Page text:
Sunday, September 8, 2013

My Hats

 Promoter. The word feels dirty in your mouth. Apologies to my few friends who honorably how this row. Well, in 1966 I was working for my record producer, Phil Gernhard. He got tired of paying me sixty bucks a week to sit around waiting for genius to strike. He decided that we would promote shows to justify my existence. Phil had once been a major 
player doing shows and dances in South Carolina as a kid. His big competition was Phil Walden who went on to manage Otis Redding and the Allman Brothers.

What a horrible endeavor, this concert promotion. I will say that I got to see some really fine shows that probably would never have gotten to the Tampa area. Good seats, too!

We did Donovan, Janis Joplin with the famous arrest, Derek and the Dominos with the only appearance live with Duane Allman, Steve Miller, Canned Heat, Creedance Clearwater Revival, Chuck Berry and loads of others. I mean, fercrissakes, we had opening acts like John Mayall, Dion, B.B. King, the Outlaws, the Allman Brothers, blah, blah...

We did smaller shows, too. Terry Reid, Cat Mother and the All Night Newsboys and Michael Bloomfield.

Most of our shows lost money. By my standards, lots of money. I'm not sure why he kept doing them. Partly to feed a big ego, I guess. Losing someone else's money is rough. Really rough.

After that long running misadventure I was pulled back into the ugly game. My pal, Ron Shelly, called me from Miami begging me to fly down and talk to him about doing shows for him in Tampa. He said that they wanted to do some really hip shows and that they needed my help. I explained that really hip shows in Tampa would fail. He smiled, explained that they were well aware of that fact and that they had figured out that they would lose less with me onboard than they would without me. They needed to buy acts for at least three markets to get the good bands to Miami where they would make their big bucks.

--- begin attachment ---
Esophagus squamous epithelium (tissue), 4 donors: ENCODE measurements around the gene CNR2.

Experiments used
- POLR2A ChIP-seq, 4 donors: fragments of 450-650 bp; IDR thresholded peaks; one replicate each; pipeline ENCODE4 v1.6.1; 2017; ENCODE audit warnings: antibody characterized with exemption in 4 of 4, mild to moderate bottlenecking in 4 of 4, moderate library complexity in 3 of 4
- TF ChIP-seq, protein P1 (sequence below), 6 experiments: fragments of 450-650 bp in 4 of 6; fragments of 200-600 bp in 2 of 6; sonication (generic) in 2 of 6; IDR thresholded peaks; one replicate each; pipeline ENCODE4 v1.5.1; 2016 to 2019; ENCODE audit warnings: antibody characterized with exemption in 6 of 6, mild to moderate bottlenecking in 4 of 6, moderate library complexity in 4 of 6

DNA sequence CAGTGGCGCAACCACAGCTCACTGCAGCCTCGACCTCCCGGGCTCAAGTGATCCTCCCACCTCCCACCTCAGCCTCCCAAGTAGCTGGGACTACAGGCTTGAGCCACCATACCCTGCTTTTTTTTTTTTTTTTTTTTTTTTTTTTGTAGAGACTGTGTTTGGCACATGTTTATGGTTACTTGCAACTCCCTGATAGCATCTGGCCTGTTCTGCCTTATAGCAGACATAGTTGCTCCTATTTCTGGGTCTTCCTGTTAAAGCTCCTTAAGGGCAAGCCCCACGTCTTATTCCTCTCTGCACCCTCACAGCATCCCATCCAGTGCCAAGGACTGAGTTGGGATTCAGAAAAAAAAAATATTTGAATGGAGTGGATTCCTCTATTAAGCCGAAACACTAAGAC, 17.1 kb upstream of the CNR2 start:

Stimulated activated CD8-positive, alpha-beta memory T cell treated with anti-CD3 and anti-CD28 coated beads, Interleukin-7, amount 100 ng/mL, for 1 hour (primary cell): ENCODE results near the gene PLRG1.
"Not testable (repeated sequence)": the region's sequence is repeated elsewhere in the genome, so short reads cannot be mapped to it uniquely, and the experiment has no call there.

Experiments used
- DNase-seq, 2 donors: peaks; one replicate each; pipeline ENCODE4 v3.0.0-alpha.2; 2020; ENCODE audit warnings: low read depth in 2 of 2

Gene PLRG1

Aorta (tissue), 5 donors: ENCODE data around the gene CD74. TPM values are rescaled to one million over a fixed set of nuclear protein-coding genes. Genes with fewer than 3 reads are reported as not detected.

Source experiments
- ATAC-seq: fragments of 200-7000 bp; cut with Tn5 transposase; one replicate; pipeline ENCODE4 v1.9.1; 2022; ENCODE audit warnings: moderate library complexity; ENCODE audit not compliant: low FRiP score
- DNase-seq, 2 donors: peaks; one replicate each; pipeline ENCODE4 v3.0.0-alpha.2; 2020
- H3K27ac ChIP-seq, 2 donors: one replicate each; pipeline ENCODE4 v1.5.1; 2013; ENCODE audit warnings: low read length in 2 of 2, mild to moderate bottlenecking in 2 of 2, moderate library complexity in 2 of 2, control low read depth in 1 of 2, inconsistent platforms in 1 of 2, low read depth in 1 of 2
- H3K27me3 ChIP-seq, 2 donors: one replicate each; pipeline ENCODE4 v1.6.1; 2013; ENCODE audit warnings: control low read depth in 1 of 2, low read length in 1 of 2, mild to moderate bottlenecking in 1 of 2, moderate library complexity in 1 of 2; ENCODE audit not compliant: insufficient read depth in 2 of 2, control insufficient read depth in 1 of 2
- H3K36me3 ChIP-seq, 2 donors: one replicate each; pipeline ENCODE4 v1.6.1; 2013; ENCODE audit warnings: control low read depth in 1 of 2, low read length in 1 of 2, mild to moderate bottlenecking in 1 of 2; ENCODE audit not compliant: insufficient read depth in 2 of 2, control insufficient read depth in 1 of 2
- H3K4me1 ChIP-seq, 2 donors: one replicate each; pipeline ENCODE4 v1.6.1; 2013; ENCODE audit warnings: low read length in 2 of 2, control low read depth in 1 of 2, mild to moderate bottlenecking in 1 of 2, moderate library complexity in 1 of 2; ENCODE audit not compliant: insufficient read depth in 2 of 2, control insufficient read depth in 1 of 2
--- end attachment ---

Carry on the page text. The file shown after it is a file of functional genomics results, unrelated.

Well, I got paychecks for a hundred bucks a week while I was going to school whether we had shows or not. The checks were from Free Flow Productions and signed by a Michael Brovsky, who I never met. I realized later that he showed up associated with all of the Austin acts that I really liked. I always remembered that he produced Joe Ely's first LP, Musta' Notta' Gotta' Lotta'. In fact, I asked Joe awhile back what had ever happened to our old boss.

"Prison, last I heard."

"Really? For what?"

"Mafia. Russian mafia."

Wow. I've lived an exciting life but never knew it at the time.

That chapter did get me to see some more really fine shows while paying a few bills, too. The Kinks, the Byrds, Commander Cody and His Lost Planet Airmen, the Beachboys and Pink Floyd. I'm sure that I'm leaving some out.

I felt so guilty taking a paycheck when I wasn't working that I finally called Ron Shelly and lied, "I went to the doctor and was diagnosed with hypoglycemia. He says I can't work any more."

I could tell that he knew I wasn't telling him the truth but I suppose that he didn't know what to say. He did tell me to call if I felt better and my job would still be there. Hey. I could use the work now.

No comments:

Post a Comment